On Jul 20, 2007, at 9:14 AM, Eric Hellman wrote:

> Heuristics are perhaps the only way to deal with lack of consistent
> format. (i.e. "a cluster of words including "journal of" is likely
> to contain a journal name")

You're right; in a lot of ways, it depends on what you consider a
heuristic; every algorithm involves human intervention to describe
what features it should consider; there's no magic there. In this
case, I'm positing that a system in which we manually identify and
weight rules isn't gonna scale; we'll need to use some kind of
machine learning.

In this specific case, I might instead try a feature that's more like
"the occurrence of this word in journal titles versus the occurrence
of this word in ordinary text" and then let some ML algorithm train
and weight that feature.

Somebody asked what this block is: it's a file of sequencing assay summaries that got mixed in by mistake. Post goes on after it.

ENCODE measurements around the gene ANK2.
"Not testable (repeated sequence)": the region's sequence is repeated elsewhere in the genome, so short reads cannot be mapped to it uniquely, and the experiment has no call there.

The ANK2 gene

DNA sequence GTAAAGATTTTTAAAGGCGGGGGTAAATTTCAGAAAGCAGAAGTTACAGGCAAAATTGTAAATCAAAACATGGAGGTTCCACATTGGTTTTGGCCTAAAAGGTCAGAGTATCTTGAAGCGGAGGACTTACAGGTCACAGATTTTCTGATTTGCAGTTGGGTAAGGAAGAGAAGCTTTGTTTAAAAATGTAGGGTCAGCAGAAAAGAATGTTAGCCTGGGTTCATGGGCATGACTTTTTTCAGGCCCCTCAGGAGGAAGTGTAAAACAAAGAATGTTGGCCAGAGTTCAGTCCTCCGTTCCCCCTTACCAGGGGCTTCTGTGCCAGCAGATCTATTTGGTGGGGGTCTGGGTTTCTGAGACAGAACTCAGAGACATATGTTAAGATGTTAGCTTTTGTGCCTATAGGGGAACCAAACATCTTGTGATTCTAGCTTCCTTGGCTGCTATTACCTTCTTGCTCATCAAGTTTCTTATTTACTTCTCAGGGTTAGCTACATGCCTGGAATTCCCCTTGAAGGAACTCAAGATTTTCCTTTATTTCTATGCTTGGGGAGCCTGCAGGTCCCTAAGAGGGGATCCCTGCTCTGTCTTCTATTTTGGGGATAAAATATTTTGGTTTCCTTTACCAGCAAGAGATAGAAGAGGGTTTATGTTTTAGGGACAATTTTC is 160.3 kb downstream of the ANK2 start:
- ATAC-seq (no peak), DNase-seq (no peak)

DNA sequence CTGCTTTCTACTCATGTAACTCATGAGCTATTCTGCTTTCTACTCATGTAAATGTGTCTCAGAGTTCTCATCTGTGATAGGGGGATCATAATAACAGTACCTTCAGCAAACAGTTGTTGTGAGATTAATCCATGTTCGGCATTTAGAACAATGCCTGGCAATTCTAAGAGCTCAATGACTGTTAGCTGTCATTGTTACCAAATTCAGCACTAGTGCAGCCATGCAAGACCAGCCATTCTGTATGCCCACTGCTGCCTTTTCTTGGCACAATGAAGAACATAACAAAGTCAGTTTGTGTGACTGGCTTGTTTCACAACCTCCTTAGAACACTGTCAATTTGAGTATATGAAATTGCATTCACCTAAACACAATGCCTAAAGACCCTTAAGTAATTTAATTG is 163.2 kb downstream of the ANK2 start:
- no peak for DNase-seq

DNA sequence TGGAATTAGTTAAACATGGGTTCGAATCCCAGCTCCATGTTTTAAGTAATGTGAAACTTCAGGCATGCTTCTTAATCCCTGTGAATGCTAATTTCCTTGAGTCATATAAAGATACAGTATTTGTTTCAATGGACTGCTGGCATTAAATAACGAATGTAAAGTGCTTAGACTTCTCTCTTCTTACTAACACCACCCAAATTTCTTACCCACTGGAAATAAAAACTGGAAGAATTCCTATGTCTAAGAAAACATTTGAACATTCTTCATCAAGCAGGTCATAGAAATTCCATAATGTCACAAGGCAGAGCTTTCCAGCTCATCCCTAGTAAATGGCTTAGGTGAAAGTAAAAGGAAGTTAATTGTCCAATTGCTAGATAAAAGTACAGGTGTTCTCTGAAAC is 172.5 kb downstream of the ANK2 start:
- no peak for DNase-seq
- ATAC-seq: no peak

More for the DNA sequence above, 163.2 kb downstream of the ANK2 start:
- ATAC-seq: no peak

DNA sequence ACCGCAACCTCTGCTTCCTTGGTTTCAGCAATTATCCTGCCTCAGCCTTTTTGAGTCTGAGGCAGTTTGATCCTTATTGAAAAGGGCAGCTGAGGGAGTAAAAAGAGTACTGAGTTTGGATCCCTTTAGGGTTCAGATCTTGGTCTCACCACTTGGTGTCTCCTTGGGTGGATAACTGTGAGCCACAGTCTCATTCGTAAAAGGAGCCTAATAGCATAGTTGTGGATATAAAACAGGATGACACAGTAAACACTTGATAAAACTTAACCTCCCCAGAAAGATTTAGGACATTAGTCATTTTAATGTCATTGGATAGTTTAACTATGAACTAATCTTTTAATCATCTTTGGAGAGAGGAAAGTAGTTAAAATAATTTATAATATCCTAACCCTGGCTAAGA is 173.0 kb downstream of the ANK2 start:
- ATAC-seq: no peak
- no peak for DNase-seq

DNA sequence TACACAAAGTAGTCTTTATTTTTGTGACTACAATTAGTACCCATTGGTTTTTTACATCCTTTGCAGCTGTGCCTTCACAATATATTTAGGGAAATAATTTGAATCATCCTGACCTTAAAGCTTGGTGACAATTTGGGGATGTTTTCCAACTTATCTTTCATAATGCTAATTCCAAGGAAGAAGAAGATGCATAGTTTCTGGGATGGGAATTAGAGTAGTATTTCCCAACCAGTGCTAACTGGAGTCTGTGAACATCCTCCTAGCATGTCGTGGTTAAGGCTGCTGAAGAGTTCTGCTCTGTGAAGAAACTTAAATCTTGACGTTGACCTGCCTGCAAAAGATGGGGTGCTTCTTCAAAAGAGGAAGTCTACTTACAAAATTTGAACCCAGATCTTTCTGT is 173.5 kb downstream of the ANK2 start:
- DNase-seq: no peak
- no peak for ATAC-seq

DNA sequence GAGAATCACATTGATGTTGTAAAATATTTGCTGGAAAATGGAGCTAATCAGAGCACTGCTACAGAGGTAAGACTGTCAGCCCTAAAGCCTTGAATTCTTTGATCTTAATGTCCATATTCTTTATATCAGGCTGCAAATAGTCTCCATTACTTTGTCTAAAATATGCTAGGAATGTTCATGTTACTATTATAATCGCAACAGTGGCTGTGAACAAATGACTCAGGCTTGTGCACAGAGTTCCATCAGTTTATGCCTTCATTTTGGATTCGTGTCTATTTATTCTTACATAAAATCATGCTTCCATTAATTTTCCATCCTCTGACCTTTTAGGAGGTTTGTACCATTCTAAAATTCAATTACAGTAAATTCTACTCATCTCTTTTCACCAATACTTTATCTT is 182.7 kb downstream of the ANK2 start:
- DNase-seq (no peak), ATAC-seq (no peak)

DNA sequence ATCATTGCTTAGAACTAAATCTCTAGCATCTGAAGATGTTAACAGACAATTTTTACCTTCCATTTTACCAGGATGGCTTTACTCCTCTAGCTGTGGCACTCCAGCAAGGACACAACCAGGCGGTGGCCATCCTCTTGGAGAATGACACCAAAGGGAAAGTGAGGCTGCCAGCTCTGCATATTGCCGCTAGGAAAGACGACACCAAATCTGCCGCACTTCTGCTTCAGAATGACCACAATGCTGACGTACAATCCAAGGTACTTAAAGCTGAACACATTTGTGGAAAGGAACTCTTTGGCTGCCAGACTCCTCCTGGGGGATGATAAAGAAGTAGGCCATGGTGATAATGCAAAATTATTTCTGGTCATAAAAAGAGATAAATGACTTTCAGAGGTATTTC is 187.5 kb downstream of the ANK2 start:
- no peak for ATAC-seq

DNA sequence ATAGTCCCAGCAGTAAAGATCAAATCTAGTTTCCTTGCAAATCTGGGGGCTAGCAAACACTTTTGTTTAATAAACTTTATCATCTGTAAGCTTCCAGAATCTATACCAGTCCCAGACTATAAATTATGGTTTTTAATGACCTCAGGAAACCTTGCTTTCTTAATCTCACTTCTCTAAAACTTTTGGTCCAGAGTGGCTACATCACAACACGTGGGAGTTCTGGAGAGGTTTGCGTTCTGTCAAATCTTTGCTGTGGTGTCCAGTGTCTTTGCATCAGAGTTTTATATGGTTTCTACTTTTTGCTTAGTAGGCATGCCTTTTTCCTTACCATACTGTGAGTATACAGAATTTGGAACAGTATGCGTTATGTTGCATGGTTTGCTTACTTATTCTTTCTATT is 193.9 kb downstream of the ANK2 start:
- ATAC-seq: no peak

And "fun" problems abound in even finding delimiters between parts of
a citaion -- are we using ',' or '.' or something else? Is that
delimiter used in other contexts? What happens if a citation's
missing a delimiter...?

> Have people been able to do a decent job of identifying parts of
> speech in natural language?

Yeah... good PoS taggers (I'm looking at a paper on a Markov model-
based tagger now) run in the 95-98% accuracy range. The standard
dataaset, however, seems to be a collection of Wall Street Journal
articles, which are gonna be cleaner than our citation listings. Then
again, general language is more complex than citations, so... who knows?

Oddly, the literature has been relatively quiet on this topic for the
last few years -- lots of papers from the late '90s, but not so much
in the last couple years. But check Scholar; there's a lot to build on.